This is a story shared by our friends in the Philippines, who went through the servant leadership course as a community and as a result decided to form the Center for Servant Leadership, Philippines. This is a story of the power of prayer and transformation that can happen when we are aware of God’s call to reach out to a broken and hurting world.
By Ruth Ortega with Francis Hernandez
One of my favorite essays is Elizabeth O’Connor’s “Who Hears Prayers?” In the story, two old, mentally ill women dominate the scene – one kneeled to pray and the other taunted her – “Get up woman! God don‟t hear your prayer!” O‟Connor then poses the question to herself, “Does God hear her prayer?” “Then I remembered. God is in me and where I am God is. The real question was, Did I hear her prayer? What would it mean to hear her prayer?”
In CSLP’s new curriculum, one of our subjects is the “Outer Journey”. This is where students are encouraged to go out of our gates and be a part of other communities, listening to people‟s stories and learning through action and reflection. In fact, as a result of this subject, almost every house in Guinhawa (our local community) has been entered by a CSLP student. We were all struck by the story of our senior student, Francis and his group, after they visited the home of Maritess Ugbac – whom they call Titit.
Similar to the women in O‟Connor‟s article, Titit is mentally ill. She has four children – ages 12, 10, 9, and 5. Her husband, age 74, suffered from a stroke in 1995 and since then had a hard time providing for the family. He earns a little money from fishing but spends it mostly on alcohol and gambling as a temporary escape from his destitute life. Titit does the neighbor‟s laundry and earns Php200 ($4.80) per week. Our students noticed Titit’s house and how unaccommodating it is for her family. The roof leaks and its one small room doubles as a living room and a bedroom for the couple and three of their children. The house is lopsided because its wood pillars are about to collapse.
During the first visits with Titit there was little cheer in her face. We wondered – what would Titit be praying about? Actually, Titit stopped praying a long time ago – she figured God didn’t hear her prayers anyways. But Francis and his group made sure that after every visit they ended with a prayer. It didn‟t take long until Francis‟ groupmate, Angie heard Titit‟s prayer. (Angie and her family lost their house to a fire set by her alcoholic father who later abandoned them. Her eyes are very keen on the need of people for houses.) A week later, the students contributed from their small allowances for house materials and gathered sasa leaves for pawid (a traditional style roof in the Philippines) from the CSLP farm. CSLP cut down mahogany trees for wood and altogether the community worked as one to replace Titit’s house anew. Now, a typical Filipino house (nipa hut) is rising for Titit and her family. Of course it was much more fun doing things WITH them than doing things TO them. Titit’s family shared their resources and contributed to the house construction.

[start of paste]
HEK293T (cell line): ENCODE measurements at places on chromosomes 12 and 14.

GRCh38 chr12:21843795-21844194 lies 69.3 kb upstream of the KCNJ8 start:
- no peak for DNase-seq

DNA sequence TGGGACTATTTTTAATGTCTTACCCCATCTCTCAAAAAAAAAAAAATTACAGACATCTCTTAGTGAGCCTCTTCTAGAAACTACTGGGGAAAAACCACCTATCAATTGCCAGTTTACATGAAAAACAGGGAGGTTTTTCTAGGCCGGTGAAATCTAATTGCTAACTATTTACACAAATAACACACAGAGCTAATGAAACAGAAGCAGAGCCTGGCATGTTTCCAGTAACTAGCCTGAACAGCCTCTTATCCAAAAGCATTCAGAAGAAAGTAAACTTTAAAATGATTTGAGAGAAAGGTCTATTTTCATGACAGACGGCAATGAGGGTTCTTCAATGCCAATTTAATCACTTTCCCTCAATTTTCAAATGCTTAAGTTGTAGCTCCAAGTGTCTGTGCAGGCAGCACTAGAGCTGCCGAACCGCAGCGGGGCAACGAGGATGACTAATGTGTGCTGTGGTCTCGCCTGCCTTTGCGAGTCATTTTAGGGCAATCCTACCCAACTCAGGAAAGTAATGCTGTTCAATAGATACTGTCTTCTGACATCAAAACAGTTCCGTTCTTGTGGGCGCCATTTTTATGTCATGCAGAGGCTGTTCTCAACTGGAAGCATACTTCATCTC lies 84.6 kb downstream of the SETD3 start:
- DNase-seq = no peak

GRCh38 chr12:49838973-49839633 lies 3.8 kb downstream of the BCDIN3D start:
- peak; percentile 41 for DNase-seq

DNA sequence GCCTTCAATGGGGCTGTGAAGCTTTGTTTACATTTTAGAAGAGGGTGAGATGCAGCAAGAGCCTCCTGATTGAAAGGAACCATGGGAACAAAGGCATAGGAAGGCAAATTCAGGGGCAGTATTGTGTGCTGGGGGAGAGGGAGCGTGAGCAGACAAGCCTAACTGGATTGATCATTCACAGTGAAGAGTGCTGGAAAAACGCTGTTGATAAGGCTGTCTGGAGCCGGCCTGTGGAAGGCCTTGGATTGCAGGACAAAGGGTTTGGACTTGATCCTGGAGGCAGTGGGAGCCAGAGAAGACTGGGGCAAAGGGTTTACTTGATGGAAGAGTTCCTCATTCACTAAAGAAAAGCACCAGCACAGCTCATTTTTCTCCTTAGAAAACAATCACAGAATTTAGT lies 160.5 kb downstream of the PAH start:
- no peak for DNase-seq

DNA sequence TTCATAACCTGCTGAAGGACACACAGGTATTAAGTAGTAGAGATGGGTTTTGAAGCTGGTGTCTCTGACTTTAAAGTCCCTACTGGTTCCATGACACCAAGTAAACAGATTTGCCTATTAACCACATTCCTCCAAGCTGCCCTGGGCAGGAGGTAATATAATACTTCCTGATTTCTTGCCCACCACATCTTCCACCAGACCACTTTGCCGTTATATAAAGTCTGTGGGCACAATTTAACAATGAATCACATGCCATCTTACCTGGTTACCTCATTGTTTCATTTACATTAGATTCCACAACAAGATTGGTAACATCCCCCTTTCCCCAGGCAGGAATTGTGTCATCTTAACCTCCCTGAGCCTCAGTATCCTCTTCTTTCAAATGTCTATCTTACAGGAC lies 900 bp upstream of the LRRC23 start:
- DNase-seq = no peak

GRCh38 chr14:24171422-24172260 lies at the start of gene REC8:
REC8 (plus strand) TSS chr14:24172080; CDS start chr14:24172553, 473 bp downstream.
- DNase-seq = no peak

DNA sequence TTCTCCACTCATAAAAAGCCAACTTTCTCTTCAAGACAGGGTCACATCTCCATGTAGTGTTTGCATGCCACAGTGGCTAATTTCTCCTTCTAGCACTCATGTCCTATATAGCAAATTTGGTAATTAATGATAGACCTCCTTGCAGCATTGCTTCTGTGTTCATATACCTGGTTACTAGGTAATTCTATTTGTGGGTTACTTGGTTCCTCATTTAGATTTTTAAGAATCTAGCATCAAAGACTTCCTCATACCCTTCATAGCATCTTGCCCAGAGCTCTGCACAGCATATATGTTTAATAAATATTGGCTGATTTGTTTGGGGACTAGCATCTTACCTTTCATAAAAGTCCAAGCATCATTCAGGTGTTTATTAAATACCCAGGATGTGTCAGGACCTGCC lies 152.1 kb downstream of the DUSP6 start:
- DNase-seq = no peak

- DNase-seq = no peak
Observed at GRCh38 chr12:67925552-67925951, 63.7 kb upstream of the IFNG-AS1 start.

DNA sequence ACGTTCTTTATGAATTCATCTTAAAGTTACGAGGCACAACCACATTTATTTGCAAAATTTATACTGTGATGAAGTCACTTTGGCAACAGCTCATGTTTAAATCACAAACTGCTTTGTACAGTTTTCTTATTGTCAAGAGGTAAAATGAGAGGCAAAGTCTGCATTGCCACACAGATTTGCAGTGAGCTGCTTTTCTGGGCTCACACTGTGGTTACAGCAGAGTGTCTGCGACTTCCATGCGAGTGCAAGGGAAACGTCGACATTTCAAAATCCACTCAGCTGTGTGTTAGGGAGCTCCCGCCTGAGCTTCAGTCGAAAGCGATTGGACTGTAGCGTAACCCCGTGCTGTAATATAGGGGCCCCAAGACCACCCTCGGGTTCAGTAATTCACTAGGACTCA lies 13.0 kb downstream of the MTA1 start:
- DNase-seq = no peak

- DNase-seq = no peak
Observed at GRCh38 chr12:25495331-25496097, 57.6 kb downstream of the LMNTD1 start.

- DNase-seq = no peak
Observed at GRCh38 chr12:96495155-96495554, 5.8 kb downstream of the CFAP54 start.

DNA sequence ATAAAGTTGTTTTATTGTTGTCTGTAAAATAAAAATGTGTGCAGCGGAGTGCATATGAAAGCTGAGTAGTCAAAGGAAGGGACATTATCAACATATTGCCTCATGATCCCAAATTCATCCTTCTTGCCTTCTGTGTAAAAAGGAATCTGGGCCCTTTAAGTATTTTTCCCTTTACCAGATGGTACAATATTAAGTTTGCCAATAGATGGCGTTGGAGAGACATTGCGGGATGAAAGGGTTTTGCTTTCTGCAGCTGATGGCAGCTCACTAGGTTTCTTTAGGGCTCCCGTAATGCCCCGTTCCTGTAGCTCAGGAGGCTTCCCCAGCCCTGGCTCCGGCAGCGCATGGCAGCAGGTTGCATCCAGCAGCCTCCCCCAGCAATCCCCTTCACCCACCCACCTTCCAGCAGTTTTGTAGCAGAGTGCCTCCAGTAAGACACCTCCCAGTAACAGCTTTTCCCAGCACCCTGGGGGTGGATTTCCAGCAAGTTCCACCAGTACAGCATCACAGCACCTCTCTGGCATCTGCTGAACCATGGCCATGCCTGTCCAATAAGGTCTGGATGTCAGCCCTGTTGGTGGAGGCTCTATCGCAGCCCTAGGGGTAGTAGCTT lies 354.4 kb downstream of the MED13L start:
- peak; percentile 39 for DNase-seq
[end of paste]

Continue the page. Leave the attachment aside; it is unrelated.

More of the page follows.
Her neighbors and relatives once in a while pop in and ask questions. “Will you be requiring Titit to go to Guinhawa Church on Sundays?” However, we are more convicted of bringing Jesus to the people instead of JUST telling them to come to Jesus. But still, Titit went to Guinhawa Bible Church the next Sunday. When I saw her, her slightly cheerful face has bloomed to a radiance of joy and freedom. She had a different aura, far from the depressing image she was the last time I saw her. She didn”t return to church the next Sunday, but our CSLP community continues to help her. Then arose another question, “Why are you building a house for them for free?” Why? – because God DOES answer prayers! God has all the answers but He doesn’t give it all by Himself. We are God’s partners, his eyes, ears, hands, and feet!
Amazingly, this act of looking through God‟s eyes with compassion and love to our neighbors has been contagious.
Guinhawa Bible Church, located eight meters from our CSLP compound, saw how we worked as a community. This caused them to reflect on their role as partners in building God’s kingdom. They realized that, what they used to think was impossible, was actually possible. The church has now “left their gates” as well – and they have started building a house for the homeless in their community. I like the words “contagious community.” May it be that the CSLP community, with the love of Christ it has experienced be able to infect love in those who are searching for it in their prayers, and become contagious themselves. God does hear prayers.
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